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SpandH Seminar Abstracts 2010


7 December 2010

Amy Beeston

Department of Computer Science, University of Sheffield

Compensation for reverberation

Reverberation adversely affects artificial listening devices, and automatic speech recognition (ASR) systems often suffer high error rates with even minimal reflected sound energy. Contrary to this, human listeners exhibit constancy for hearing just as they do for seeing: they appear to compensate for reverberation, and can improve recognition of spoken words in reverberant rooms by deriving information from contextual sound [Watkins (2005). J Acoust Soc Am. 118, 249-262].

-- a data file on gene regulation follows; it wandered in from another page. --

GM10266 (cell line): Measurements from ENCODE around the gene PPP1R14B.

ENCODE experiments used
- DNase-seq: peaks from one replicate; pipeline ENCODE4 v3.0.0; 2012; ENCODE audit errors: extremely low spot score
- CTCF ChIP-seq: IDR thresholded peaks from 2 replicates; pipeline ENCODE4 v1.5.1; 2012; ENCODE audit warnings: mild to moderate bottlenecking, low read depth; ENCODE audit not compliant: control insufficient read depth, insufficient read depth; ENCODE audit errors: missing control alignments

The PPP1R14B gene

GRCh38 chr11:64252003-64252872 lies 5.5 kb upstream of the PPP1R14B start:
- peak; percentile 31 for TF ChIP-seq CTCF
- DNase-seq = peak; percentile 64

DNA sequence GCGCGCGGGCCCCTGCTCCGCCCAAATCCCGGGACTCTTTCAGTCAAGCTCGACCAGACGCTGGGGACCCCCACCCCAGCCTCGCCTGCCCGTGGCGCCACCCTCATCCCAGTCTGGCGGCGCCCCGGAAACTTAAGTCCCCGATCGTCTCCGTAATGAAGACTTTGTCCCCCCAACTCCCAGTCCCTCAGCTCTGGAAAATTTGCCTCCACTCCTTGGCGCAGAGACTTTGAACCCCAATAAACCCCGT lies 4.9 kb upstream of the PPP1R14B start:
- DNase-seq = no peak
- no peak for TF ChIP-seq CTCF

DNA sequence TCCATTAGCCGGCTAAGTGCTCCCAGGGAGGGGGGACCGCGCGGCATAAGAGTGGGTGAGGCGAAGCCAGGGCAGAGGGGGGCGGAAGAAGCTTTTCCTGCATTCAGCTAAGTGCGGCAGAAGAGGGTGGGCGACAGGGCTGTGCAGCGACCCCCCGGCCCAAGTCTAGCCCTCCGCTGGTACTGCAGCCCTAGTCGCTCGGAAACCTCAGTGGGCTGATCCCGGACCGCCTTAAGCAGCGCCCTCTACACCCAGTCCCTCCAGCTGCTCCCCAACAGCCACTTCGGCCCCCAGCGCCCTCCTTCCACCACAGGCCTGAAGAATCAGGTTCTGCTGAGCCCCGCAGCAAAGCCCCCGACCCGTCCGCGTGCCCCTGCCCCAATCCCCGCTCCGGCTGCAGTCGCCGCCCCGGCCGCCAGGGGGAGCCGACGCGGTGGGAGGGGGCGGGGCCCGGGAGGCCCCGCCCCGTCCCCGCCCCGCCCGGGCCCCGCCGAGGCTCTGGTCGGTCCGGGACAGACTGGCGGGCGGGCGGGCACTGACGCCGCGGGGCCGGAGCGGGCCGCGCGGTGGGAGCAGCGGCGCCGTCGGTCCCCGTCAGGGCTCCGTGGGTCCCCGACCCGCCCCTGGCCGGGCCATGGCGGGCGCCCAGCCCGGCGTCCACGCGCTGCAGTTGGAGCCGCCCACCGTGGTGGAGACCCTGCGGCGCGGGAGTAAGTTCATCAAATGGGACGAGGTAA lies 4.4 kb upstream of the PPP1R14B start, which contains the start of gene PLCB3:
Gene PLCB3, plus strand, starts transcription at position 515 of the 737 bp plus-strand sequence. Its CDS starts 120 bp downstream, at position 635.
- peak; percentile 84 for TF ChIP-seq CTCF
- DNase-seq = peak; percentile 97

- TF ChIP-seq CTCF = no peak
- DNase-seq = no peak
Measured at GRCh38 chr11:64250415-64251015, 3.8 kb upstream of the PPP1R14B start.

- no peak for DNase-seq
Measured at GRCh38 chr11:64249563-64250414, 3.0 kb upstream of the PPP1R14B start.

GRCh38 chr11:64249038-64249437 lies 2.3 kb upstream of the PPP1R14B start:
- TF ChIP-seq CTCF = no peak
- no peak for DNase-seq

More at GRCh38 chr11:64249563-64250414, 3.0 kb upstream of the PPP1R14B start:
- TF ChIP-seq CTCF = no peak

Unlike traditional engineering methods for dereverberation, an auditory modelling approach is discussed. Based on principles of human hearing, an efferent suppression feedback loop is used to factor out the increased noise-floor that accompanies late-reflections [Ferry & Meddis (2007). J Acoust Soc Am. 122, 3519-3526]. Used alongside a simple template-based speech recogniser, the computational model displays human-like compensation patterns in an experiment from Watkins' classic 'sir-stir' paradigm that investigates time-reversal of speech and reverberation conditions.

To bridge the gap from the 'sir-stir' paradigm to typical ASR studies, current listening experiments extend Watkins' method to use a wider variety of talkers, test and context words. Crucially, these experiments have replicated compensation for reverberation with naturalistic speech. Combining psychoacoustic experiment design with the modelling approach, participants' test results provide data that is useful for tuning parameters of the computational model described above. It is hoped that such work may similarly benefit the eventual development of a 'constancy' front-end for reverberant ASR.